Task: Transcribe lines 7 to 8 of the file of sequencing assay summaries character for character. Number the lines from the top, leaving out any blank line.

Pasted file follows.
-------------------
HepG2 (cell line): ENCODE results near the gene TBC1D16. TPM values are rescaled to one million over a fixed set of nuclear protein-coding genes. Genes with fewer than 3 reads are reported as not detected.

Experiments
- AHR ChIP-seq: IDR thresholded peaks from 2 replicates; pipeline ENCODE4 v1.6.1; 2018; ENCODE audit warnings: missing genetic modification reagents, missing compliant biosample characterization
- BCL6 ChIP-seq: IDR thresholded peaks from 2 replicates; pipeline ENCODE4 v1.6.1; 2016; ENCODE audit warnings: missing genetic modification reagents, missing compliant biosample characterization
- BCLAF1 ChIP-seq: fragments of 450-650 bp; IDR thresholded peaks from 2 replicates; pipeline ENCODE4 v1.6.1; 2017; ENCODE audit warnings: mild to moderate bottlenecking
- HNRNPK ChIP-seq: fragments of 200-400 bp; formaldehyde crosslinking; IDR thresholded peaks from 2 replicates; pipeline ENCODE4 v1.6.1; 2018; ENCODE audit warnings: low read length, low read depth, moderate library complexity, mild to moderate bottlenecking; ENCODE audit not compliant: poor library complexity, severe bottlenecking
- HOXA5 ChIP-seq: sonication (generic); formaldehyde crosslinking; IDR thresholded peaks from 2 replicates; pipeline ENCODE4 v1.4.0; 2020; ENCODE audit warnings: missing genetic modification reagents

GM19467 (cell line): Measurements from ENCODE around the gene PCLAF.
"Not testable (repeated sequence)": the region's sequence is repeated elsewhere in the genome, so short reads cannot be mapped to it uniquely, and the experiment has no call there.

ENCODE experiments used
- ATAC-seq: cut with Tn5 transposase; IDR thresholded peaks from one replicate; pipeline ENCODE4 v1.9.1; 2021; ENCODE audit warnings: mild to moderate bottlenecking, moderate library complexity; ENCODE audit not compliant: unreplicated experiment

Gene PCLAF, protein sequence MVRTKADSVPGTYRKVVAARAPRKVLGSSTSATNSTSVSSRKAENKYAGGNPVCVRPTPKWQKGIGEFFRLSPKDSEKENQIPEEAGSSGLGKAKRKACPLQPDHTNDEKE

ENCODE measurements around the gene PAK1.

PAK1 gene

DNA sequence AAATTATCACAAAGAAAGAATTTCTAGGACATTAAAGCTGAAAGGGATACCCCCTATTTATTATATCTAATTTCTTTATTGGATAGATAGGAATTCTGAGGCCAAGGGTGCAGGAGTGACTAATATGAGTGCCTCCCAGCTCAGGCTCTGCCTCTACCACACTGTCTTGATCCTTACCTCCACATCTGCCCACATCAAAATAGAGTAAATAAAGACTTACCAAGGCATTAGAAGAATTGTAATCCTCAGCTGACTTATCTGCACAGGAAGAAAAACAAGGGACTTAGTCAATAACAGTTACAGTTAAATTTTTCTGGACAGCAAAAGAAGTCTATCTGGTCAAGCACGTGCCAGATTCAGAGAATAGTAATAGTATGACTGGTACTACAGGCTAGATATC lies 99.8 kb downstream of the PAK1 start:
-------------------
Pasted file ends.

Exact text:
- HOXA5 ChIP-seq: sonication (generic); formaldehyde crosslinking; IDR thresholded peaks from 2 replicates; pipeline ENCODE4 v1.4.0; 2020; ENCODE audit warnings: missing genetic modification reagents

GM19467 (cell line): Measurements from ENCODE around the gene PCLAF.